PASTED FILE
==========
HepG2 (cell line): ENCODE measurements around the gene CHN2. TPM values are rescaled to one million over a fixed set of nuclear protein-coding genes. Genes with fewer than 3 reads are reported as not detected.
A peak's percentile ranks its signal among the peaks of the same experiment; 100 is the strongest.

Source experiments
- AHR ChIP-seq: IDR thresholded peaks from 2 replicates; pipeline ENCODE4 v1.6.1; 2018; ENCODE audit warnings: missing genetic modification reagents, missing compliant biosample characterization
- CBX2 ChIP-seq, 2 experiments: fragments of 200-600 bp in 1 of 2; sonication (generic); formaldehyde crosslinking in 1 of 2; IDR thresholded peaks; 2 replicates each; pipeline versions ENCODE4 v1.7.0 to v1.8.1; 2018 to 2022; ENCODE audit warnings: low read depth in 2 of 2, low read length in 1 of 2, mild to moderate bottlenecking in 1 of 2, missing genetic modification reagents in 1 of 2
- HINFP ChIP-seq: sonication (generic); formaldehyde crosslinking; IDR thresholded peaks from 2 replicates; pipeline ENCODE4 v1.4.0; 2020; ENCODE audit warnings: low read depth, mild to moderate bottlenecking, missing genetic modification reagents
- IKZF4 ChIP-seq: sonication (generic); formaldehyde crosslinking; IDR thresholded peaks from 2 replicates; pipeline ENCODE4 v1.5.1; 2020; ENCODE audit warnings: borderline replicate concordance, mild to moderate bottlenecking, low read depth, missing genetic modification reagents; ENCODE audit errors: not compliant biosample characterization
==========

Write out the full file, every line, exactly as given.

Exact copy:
HepG2 (cell line): ENCODE measurements around the gene CHN2. TPM values are rescaled to one million over a fixed set of nuclear protein-coding genes. Genes with fewer than 3 reads are reported as not detected.
A peak's percentile ranks its signal among the peaks of the same experiment; 100 is the strongest.

Source experiments
- AHR ChIP-seq: IDR thresholded peaks from 2 replicates; pipeline ENCODE4 v1.6.1; 2018; ENCODE audit warnings: missing genetic modification reagents, missing compliant biosample characterization
- CBX2 ChIP-seq, 2 experiments: fragments of 200-600 bp in 1 of 2; sonication (generic); formaldehyde crosslinking in 1 of 2; IDR thresholded peaks; 2 replicates each; pipeline versions ENCODE4 v1.7.0 to v1.8.1; 2018 to 2022; ENCODE audit warnings: low read depth in 2 of 2, low read length in 1 of 2, mild to moderate bottlenecking in 1 of 2, missing genetic modification reagents in 1 of 2
- HINFP ChIP-seq: sonication (generic); formaldehyde crosslinking; IDR thresholded peaks from 2 replicates; pipeline ENCODE4 v1.4.0; 2020; ENCODE audit warnings: low read depth, mild to moderate bottlenecking, missing genetic modification reagents
- IKZF4 ChIP-seq: sonication (generic); formaldehyde crosslinking; IDR thresholded peaks from 2 replicates; pipeline ENCODE4 v1.5.1; 2020; ENCODE audit warnings: borderline replicate concordance, mild to moderate bottlenecking, low read depth, missing genetic modification reagents; ENCODE audit errors: not compliant biosample characterization